@Arjan Einbu, I think you need to re-read the question/answer. You lose a debugger without Visual Studio. That is the point he is making. –  Simucal Dec 31 '08 at 22:28
Sorry, missed that one sentence. Though, why would he differ on how to debug, when he could do debugging the same way in both A and B... –  Arjan Einbu Dec 31 '08 at 22:35
Both A and B approaches allow you to use the debugger and both A and B approaches are using VS.net the way it is intended to be used. The question's remark about debugging is sort of unrelated to method A or B. –  dtc Dec 31 '08 at 22:37
Ahhh,ok. I took the OP's comment about using Response.Write() as an indication that he could not use the debugger. I am not a web guy, so I wouldn't know. –  Ed S. Dec 31 '08 at 22:43

If you are using ASP .NET then you are already 'drinking the Microsoft Kool-Aid', or at least sipping it quite a bit.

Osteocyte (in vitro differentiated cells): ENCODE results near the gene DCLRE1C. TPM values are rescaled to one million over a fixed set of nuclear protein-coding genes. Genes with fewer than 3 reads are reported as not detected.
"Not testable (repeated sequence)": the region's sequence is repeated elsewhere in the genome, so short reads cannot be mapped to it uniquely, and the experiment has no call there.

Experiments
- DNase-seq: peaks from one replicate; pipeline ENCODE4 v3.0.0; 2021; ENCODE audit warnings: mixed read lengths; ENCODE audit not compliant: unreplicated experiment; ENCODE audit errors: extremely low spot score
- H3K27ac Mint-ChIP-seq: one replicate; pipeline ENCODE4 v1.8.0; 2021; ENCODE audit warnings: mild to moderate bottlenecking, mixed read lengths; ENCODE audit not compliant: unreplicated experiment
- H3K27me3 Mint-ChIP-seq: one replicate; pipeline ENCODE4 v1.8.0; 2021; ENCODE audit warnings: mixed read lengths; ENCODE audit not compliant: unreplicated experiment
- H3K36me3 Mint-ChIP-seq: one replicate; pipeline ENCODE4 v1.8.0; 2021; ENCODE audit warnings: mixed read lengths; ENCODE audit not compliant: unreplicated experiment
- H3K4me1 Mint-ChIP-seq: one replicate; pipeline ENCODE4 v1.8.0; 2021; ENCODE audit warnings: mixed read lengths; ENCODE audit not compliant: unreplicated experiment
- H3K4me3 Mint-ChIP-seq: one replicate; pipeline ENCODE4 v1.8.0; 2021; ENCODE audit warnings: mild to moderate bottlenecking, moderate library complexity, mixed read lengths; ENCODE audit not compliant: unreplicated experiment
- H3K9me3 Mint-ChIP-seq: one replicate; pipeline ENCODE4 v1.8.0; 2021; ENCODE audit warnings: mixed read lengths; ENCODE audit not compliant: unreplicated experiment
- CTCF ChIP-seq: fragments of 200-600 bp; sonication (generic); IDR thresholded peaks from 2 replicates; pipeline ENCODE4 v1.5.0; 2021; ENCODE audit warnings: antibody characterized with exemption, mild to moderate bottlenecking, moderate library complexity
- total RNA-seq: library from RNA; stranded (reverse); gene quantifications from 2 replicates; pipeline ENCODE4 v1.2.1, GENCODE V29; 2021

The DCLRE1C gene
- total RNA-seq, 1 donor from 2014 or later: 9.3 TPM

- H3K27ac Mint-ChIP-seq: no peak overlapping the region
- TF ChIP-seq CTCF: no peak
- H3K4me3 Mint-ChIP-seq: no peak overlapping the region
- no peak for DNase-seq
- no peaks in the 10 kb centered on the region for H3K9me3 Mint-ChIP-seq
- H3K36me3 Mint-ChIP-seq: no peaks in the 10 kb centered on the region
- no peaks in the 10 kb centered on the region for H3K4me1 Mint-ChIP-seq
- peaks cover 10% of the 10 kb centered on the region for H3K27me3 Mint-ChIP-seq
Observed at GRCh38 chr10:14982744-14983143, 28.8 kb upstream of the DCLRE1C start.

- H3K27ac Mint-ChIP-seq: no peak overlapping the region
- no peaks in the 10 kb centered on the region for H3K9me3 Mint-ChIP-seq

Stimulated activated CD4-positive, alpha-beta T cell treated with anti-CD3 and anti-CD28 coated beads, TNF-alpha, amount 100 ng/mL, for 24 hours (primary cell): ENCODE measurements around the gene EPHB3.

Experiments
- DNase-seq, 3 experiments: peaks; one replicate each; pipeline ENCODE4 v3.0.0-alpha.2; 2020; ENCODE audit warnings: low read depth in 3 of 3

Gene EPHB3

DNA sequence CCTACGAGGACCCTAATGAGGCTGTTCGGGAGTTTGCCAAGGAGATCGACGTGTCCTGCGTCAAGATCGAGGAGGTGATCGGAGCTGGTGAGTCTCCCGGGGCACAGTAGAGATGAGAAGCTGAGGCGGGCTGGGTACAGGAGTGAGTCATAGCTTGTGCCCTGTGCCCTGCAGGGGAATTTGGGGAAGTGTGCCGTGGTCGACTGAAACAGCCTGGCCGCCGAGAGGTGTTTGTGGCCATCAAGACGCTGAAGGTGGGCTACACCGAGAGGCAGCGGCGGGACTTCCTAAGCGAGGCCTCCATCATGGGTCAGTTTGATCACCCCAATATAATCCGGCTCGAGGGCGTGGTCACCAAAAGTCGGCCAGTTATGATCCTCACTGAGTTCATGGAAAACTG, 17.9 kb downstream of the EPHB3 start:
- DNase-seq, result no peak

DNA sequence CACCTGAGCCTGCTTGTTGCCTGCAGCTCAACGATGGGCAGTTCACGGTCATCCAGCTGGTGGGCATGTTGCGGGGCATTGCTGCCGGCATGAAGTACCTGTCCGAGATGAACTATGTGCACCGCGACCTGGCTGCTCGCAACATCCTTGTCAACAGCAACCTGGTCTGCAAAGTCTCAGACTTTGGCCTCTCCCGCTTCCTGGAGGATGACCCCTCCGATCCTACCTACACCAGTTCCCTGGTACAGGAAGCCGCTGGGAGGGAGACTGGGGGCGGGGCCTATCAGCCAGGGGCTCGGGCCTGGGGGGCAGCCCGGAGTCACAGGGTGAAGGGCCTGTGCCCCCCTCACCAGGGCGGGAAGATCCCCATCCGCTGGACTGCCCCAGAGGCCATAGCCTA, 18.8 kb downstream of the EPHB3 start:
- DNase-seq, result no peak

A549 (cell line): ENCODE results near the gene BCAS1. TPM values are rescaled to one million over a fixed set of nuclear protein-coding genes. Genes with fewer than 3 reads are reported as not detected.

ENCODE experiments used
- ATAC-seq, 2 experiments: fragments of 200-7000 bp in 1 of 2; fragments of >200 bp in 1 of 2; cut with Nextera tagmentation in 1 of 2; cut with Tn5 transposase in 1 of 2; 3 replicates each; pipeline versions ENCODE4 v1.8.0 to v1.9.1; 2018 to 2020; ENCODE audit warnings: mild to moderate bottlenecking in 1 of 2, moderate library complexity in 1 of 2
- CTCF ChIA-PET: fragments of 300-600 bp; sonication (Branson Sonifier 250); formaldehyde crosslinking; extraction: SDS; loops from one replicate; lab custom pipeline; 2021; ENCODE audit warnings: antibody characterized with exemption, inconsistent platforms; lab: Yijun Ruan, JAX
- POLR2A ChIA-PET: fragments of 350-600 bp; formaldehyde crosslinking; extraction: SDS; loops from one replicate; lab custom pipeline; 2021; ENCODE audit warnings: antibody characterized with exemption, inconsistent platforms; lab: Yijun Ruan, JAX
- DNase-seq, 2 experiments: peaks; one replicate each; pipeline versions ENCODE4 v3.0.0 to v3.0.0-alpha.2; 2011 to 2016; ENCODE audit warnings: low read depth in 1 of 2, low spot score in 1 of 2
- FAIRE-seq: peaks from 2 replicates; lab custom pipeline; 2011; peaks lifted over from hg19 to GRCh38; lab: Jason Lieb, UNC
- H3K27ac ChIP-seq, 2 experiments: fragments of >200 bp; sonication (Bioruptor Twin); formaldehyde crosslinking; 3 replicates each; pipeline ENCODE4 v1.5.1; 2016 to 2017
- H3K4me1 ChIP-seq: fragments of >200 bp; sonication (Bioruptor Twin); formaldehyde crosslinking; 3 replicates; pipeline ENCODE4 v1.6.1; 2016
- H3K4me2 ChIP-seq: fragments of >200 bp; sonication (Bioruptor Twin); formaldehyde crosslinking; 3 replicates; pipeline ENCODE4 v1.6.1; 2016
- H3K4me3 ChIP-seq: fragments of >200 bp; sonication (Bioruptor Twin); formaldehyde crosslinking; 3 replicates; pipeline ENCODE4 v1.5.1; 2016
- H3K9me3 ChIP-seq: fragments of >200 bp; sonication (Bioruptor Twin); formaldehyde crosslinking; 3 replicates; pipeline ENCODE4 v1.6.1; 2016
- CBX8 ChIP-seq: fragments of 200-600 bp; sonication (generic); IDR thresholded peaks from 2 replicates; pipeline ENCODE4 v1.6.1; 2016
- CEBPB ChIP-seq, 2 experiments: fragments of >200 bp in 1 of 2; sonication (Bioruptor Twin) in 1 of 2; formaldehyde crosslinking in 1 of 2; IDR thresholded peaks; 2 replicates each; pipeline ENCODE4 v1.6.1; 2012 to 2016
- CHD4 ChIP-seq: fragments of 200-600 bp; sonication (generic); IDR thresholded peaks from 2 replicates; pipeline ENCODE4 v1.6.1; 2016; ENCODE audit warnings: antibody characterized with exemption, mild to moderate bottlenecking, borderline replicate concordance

With A, you are primarily using Visual Studio as a glorified text editor, with all debugging, organization, and other work being done manually.

With B, you are able to use all the debugging and editing features in Visual Studio. The downside is that Visual Studio has it's own way of doing some things that is initially pushed upon you; though with some effort you can modify the project settings to act how you want.

In any situation you have to compare what you gain vs what you lose. In the case of going from A to B, you are losing a bit of flexibility, but gaining a ton of debugging capability.

share|improve this answer

See this question and answers from a couple of days ago...

share|improve this answer

My preference is for method A. I like to keep things as simple as possible. With method A I know that everything within a directory is needed for a web site. With B it's possible to exclude files from a project but still have those files in the directory. I think this is confusing if you are looking at the site from Windows explorer.

With A it is easy to deploy a small fix to a page. With B you need to recompile the project and re-deploy. Related to this A allows you to make a change and deploy using any editor. B requires that you use VS.net.

B introduces more dependencies and complexity which can result in more issues that are not related to the site code.